I have been investigating several microphone and recorder options (some probably a little unorthodox) in order to help my clients as they enter the world of podcasting as well as actually recording podcast for some of them. My basic criteria are as high a sound quality as possible, without spending a lot of money. I would also ideally like something that is portable and self contained, more about this later.
So far I have investigated:
- A Beyer M58 microphone (which is the sort of microphone that TV interviews use on outside broadcasts) connected via a Presonus TubePre preamplifier, which provides in input to the line-in of my VAMP MP3 player/recorder. I will describe this set up in a future blog.
- A Logitech USB headset and microphone connected via a USB connection to a laptop.
- A Radio Shack Lavaliere type microphone connected to a Camcorder
- A Samson C01U USB Studio Condenser Microphone connected to my laptop via USB
This post looks at the Samson C01U. I will talk about the other options in future posts and I will also create some audio samples.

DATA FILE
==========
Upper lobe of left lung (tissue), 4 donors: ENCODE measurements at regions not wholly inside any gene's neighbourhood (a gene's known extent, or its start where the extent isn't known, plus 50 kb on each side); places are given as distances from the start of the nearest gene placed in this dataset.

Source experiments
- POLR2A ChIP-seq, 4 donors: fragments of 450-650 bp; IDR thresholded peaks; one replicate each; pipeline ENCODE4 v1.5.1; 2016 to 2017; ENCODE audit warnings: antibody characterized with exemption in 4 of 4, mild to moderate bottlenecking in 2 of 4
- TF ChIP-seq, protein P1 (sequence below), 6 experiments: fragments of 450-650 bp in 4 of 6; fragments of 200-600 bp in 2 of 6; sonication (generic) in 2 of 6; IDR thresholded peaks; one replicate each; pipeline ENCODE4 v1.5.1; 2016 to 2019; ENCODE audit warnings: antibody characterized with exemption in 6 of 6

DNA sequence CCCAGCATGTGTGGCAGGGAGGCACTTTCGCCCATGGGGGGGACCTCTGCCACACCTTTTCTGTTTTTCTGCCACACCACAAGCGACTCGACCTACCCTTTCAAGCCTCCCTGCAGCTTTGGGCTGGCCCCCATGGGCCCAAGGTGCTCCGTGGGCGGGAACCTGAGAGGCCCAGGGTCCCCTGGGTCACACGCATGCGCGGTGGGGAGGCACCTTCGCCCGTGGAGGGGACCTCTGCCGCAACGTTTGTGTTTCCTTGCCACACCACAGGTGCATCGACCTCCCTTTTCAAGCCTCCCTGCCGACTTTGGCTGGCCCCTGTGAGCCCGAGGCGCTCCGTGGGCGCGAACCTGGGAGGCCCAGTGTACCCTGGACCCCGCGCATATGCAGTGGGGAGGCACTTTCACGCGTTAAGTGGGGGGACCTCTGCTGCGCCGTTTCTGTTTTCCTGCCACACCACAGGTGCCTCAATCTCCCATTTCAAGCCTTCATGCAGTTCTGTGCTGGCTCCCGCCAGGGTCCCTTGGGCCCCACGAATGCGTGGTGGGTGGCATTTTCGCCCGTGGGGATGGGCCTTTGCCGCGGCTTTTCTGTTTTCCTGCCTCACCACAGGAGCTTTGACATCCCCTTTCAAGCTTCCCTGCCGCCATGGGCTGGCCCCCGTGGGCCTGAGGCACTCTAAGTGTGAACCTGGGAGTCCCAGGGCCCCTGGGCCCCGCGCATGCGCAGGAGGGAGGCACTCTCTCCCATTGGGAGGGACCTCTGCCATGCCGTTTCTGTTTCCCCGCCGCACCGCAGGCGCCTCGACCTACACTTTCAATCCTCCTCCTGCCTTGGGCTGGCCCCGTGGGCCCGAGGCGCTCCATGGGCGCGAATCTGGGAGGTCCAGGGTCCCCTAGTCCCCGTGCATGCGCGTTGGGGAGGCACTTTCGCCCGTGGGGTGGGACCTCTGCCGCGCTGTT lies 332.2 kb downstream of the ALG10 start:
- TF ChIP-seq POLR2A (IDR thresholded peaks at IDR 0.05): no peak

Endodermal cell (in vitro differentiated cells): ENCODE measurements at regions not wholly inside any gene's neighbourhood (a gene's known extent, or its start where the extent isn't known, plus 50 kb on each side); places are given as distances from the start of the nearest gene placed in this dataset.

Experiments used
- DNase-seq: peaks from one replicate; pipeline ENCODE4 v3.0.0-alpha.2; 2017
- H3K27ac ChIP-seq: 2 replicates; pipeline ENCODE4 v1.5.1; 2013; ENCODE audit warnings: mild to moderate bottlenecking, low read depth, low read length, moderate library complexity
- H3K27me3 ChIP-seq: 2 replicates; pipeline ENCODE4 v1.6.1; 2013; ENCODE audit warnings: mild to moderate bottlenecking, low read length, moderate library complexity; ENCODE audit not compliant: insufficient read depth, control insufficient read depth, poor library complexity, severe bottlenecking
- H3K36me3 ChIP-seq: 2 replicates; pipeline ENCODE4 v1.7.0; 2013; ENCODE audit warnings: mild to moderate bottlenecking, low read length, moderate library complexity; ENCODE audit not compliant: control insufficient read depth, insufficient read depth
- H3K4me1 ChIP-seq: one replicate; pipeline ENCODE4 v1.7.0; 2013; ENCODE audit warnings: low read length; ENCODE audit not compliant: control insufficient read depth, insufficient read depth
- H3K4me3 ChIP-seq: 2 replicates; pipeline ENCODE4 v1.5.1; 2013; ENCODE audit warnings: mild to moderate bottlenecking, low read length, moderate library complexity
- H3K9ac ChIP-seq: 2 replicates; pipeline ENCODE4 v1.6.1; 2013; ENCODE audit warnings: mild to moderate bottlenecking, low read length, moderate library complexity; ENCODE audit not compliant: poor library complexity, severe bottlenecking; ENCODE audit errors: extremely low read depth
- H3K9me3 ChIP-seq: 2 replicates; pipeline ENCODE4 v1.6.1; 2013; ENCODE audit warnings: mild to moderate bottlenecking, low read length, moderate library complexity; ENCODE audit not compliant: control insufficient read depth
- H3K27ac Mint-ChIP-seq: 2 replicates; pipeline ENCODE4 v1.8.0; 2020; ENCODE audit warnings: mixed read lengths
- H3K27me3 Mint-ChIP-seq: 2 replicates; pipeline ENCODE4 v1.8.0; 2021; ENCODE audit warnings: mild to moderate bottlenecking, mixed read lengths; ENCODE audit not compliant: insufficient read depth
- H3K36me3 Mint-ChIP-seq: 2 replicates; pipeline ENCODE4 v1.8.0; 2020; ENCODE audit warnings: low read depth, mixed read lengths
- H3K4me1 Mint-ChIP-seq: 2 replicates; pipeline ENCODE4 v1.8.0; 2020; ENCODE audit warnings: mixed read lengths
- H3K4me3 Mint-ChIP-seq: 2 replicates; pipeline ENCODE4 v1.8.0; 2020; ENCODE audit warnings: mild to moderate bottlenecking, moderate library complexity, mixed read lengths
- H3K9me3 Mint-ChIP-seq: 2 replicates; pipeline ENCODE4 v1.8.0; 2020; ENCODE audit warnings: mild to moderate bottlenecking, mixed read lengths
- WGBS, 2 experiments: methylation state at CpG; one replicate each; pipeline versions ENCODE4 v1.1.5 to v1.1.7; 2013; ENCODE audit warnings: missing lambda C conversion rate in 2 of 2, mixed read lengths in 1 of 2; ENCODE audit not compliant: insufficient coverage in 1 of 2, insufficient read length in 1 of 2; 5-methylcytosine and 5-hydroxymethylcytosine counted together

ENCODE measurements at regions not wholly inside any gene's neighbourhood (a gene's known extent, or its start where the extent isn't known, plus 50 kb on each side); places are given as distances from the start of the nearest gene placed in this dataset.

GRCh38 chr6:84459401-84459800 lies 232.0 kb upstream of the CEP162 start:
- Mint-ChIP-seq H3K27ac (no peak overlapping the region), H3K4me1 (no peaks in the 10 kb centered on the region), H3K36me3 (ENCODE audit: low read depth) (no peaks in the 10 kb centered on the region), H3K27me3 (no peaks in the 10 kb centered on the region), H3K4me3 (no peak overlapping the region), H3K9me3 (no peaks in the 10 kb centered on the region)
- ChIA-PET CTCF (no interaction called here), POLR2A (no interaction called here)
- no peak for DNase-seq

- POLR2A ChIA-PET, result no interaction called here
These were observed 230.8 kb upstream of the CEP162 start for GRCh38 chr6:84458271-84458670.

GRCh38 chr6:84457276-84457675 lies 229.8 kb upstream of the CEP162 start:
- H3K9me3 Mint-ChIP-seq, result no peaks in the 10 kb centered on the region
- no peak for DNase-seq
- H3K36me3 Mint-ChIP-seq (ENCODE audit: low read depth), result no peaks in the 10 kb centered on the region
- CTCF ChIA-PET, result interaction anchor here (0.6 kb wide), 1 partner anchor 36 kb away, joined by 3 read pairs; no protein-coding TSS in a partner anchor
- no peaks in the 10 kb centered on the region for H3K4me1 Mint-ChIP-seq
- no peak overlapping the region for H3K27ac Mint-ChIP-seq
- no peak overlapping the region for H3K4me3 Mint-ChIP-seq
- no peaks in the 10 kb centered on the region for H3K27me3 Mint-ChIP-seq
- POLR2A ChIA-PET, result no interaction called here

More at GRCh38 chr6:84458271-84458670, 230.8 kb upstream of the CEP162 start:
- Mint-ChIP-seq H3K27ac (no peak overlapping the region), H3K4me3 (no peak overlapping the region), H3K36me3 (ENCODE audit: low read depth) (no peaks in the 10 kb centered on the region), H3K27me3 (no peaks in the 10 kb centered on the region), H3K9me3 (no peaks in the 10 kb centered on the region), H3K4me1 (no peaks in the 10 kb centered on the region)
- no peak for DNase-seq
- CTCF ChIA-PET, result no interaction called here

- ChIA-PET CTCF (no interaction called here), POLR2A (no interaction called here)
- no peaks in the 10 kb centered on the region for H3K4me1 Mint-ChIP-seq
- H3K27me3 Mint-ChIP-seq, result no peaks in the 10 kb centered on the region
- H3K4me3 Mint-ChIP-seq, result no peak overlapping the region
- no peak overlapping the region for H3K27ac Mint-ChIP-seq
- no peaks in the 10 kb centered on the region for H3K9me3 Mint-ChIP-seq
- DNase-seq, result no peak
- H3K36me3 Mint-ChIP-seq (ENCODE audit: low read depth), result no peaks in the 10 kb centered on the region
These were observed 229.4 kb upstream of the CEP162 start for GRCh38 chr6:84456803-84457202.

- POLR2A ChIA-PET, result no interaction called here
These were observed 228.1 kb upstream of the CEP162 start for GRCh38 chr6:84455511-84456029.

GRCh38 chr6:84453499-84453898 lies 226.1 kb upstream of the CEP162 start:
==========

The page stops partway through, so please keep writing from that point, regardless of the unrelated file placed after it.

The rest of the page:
The major advantage of the USB microphone is that it plugs directly into a USB port of a PC. No need for an additional preamp or recording device. The image shows the microphone in an optional spider mount which in turn is screwed on to my Radi Shack microphone stand. The spider mount isolates the microphone from vibrations. I also added an optional pop-filter. This is fine netting stretched across a frame. Its purpose is to stop the familiar popping noise that you sometimes hear when people say words beginning in ‘p.’
The microphone I tested came with an USB cable, SONAR LE and Cakewalk software. I loaded the software which is rather complex – and so until I have the time to get to understand it a little better, I have been using the Open Source Audacity.
Audacity, which is very easy to use, enables me to record and edit sound. It also provides a few special effects.
The microphone can be used with a software based pre-amp.
Unfortunately, Samson warn that this cannot be used when you have other USB based microphones installed, and this appears to be the case. I was able to record by modifying the levels in the normal Windows audio settings and was able to record some very acceptable results.